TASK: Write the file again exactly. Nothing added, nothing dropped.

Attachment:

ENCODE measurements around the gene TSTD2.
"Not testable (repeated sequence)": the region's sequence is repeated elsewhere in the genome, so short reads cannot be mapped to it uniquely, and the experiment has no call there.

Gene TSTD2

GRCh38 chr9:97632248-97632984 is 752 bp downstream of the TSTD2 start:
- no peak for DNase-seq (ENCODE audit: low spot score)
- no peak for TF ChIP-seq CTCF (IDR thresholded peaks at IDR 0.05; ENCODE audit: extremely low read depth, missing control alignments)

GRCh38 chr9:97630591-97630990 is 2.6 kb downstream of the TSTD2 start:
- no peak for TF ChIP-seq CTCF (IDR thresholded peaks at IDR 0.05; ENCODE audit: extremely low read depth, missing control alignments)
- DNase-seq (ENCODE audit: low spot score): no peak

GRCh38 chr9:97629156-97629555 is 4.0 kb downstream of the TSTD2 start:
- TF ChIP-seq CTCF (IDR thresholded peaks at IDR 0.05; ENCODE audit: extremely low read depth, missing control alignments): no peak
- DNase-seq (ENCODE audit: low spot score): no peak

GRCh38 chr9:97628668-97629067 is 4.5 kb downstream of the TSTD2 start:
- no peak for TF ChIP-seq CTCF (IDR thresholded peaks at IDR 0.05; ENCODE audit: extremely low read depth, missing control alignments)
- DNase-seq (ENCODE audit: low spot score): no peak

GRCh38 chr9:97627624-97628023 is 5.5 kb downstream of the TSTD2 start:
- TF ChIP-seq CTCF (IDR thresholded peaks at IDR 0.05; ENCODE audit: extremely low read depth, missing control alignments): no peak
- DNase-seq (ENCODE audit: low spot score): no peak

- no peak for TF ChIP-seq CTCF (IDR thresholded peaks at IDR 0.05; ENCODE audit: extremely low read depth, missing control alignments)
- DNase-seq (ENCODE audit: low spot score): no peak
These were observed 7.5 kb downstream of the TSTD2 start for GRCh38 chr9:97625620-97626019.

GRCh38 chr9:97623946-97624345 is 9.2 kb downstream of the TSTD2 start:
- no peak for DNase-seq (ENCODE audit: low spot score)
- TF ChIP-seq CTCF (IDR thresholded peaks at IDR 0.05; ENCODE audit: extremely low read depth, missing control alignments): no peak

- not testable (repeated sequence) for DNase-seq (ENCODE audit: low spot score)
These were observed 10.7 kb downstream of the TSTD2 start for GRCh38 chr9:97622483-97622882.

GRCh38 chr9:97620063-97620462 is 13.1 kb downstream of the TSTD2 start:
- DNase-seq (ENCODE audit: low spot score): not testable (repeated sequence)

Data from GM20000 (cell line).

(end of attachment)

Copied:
ENCODE measurements around the gene TSTD2.
"Not testable (repeated sequence)": the region's sequence is repeated elsewhere in the genome, so short reads cannot be mapped to it uniquely, and the experiment has no call there.

Gene TSTD2

GRCh38 chr9:97632248-97632984 is 752 bp downstream of the TSTD2 start:
- no peak for DNase-seq (ENCODE audit: low spot score)
- no peak for TF ChIP-seq CTCF (IDR thresholded peaks at IDR 0.05; ENCODE audit: extremely low read depth, missing control alignments)

GRCh38 chr9:97630591-97630990 is 2.6 kb downstream of the TSTD2 start:
- no peak for TF ChIP-seq CTCF (IDR thresholded peaks at IDR 0.05; ENCODE audit: extremely low read depth, missing control alignments)
- DNase-seq (ENCODE audit: low spot score): no peak

GRCh38 chr9:97629156-97629555 is 4.0 kb downstream of the TSTD2 start:
- TF ChIP-seq CTCF (IDR thresholded peaks at IDR 0.05; ENCODE audit: extremely low read depth, missing control alignments): no peak
- DNase-seq (ENCODE audit: low spot score): no peak

GRCh38 chr9:97628668-97629067 is 4.5 kb downstream of the TSTD2 start:
- no peak for TF ChIP-seq CTCF (IDR thresholded peaks at IDR 0.05; ENCODE audit: extremely low read depth, missing control alignments)
- DNase-seq (ENCODE audit: low spot score): no peak

GRCh38 chr9:97627624-97628023 is 5.5 kb downstream of the TSTD2 start:
- TF ChIP-seq CTCF (IDR thresholded peaks at IDR 0.05; ENCODE audit: extremely low read depth, missing control alignments): no peak
- DNase-seq (ENCODE audit: low spot score): no peak

- no peak for TF ChIP-seq CTCF (IDR thresholded peaks at IDR 0.05; ENCODE audit: extremely low read depth, missing control alignments)
- DNase-seq (ENCODE audit: low spot score): no peak
These were observed 7.5 kb downstream of the TSTD2 start for GRCh38 chr9:97625620-97626019.

GRCh38 chr9:97623946-97624345 is 9.2 kb downstream of the TSTD2 start:
- no peak for DNase-seq (ENCODE audit: low spot score)
- TF ChIP-seq CTCF (IDR thresholded peaks at IDR 0.05; ENCODE audit: extremely low read depth, missing control alignments): no peak

- not testable (repeated sequence) for DNase-seq (ENCODE audit: low spot score)
These were observed 10.7 kb downstream of the TSTD2 start for GRCh38 chr9:97622483-97622882.

GRCh38 chr9:97620063-97620462 is 13.1 kb downstream of the TSTD2 start:
- DNase-seq (ENCODE audit: low spot score): not testable (repeated sequence)

Data from GM20000 (cell line).